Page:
Diagnosing Masked Hypertension Using Ambulatory Blood Pressure Monitoring, Home Blood Pressure Monitoring, or Both?

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Abstract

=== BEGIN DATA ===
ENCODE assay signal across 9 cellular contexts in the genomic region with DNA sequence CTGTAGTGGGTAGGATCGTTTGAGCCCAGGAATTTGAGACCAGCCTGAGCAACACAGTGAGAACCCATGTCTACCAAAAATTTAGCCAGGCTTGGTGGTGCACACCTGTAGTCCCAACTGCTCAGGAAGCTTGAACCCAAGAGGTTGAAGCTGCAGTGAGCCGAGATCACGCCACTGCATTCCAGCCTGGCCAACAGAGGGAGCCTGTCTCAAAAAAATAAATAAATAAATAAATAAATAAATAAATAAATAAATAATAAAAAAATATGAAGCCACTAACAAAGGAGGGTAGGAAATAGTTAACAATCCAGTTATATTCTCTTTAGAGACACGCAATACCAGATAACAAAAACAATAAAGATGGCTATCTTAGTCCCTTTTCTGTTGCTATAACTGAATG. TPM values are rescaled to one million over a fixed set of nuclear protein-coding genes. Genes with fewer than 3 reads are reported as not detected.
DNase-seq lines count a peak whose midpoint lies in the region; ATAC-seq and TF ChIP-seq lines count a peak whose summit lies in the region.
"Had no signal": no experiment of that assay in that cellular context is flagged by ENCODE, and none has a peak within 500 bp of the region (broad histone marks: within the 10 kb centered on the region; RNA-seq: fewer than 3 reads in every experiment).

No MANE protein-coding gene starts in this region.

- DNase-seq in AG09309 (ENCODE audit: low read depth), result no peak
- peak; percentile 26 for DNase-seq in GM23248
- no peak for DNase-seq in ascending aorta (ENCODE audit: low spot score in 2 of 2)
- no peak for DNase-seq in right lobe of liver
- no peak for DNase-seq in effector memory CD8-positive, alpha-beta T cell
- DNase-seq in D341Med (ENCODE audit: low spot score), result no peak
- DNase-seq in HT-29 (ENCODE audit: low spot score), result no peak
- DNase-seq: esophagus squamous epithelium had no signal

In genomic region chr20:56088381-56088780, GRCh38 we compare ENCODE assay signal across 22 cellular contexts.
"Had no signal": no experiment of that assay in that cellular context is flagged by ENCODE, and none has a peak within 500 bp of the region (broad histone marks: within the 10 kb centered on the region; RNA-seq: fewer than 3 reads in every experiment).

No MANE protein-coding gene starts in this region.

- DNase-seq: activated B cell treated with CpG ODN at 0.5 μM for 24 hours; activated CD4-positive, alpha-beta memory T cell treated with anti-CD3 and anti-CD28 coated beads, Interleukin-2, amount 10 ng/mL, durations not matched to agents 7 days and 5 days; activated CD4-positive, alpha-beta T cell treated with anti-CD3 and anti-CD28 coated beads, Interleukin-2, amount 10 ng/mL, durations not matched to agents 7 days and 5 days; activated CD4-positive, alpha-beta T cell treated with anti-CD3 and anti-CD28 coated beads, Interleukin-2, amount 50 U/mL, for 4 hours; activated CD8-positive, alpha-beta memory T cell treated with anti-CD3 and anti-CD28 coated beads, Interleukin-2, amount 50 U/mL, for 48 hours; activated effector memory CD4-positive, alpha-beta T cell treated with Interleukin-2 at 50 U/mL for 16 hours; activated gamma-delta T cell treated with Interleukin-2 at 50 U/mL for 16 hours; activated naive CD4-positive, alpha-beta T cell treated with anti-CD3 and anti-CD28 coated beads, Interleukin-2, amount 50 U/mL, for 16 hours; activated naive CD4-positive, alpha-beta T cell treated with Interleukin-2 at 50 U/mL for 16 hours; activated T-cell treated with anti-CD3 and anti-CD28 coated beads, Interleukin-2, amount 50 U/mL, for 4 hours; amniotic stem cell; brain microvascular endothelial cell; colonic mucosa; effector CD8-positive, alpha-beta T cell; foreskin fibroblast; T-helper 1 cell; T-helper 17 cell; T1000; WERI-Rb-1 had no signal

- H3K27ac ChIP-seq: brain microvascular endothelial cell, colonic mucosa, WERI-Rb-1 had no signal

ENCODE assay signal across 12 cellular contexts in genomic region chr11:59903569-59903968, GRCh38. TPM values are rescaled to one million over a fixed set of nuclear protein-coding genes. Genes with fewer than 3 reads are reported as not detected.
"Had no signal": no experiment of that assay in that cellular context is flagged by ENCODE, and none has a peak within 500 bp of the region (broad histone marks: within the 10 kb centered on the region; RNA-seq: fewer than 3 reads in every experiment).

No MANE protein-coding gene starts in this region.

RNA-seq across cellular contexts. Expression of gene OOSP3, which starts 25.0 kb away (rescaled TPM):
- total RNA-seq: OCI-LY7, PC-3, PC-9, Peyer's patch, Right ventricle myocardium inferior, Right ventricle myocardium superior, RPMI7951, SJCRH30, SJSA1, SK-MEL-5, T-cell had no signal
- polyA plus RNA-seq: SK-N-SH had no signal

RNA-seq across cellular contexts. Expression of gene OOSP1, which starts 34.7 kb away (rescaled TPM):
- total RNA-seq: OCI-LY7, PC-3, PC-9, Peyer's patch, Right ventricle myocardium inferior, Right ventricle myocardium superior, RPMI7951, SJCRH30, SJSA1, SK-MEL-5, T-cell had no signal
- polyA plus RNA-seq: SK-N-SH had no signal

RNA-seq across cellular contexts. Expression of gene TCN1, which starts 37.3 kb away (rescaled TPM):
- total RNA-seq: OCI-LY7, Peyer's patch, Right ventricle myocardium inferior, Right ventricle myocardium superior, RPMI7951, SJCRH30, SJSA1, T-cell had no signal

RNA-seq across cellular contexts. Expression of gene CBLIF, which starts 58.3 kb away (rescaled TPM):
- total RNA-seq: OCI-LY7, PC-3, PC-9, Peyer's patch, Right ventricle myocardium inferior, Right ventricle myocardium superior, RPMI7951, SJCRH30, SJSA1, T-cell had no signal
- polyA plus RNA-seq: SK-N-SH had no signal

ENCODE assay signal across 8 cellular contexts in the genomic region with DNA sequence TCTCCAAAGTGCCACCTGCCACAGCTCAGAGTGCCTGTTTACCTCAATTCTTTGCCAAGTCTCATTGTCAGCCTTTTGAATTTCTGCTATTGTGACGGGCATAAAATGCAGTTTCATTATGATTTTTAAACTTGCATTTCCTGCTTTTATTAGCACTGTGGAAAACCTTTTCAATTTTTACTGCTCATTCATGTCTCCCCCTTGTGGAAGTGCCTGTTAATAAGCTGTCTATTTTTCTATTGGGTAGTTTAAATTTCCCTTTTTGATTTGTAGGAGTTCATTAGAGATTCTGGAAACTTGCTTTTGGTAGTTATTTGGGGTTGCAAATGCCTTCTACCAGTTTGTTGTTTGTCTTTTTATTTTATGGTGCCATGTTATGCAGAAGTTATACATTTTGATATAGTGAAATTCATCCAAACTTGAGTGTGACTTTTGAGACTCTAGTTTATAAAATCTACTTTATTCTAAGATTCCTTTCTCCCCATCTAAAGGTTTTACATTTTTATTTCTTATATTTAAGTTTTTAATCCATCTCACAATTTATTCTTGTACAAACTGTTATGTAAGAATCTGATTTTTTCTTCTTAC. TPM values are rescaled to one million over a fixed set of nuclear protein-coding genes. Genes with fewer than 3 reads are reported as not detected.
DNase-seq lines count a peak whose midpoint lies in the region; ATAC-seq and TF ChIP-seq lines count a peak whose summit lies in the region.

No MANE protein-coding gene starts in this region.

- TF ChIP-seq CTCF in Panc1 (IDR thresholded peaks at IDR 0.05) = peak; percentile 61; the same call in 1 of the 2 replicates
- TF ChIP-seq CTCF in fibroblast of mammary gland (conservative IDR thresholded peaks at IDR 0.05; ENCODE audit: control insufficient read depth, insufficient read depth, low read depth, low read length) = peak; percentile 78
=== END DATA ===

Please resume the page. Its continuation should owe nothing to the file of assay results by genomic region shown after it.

Guidelines recommend measuring out-of-clinic blood pressure (BP) to identify masked hypertension (MHT) defined by out-of-clinic BP in the hypertensive range among individuals with clinic-measured BP not in the hypertensive range. The aim of this study was to determine the overlap between ambulatory BP monitoring (ABPM) and home BP monitoring (HBPM) for the detection of MHT. We analyzed data from 333 community-dwelling adults not taking antihypertensive medication with clinic BP <140/90 mm Hg in the IDH study (Improving the Detection of Hypertension). Any MHT was defined by the presence of daytime MHT (mean daytime BP ≥135/85 mm Hg), 24-hour MHT (mean 24-hour BP ≥130/80 mm Hg), or nighttime MHT (mean nighttime BP ≥120/70 mm Hg). Home MHT was defined as mean BP ≥135/85 mm Hg on HBPM. The prevalence of MHT was 25.8% for any MHT and 11.1% for home MHT. Among participants with MHT on either ABPM or HBPM, 29.5% had MHT on both ABPM and HBPM; 61.1% had MHT only on ABPM; and 9.4% of participants had MHT only on HBPM. After multivariable adjustment and compared with participants without MHT on ABPM and HBPM, those with MHT on both ABPM and HBPM and only on ABPM had a higher left ventricular mass index (mean difference [SE], 12.7 [2.9] g/m2, P<0.001; and 4.9 [2.1] g/m2, P=0.022, respectively), whereas participants with MHT only on HBPM did not have an increased left ventricular mass index (mean difference [SE], −1.9 [4.8] g/m2, P=0.693). These data suggest that conducting ABPM will detect many individuals with MHT who have an increased cardiovascular disease risk.

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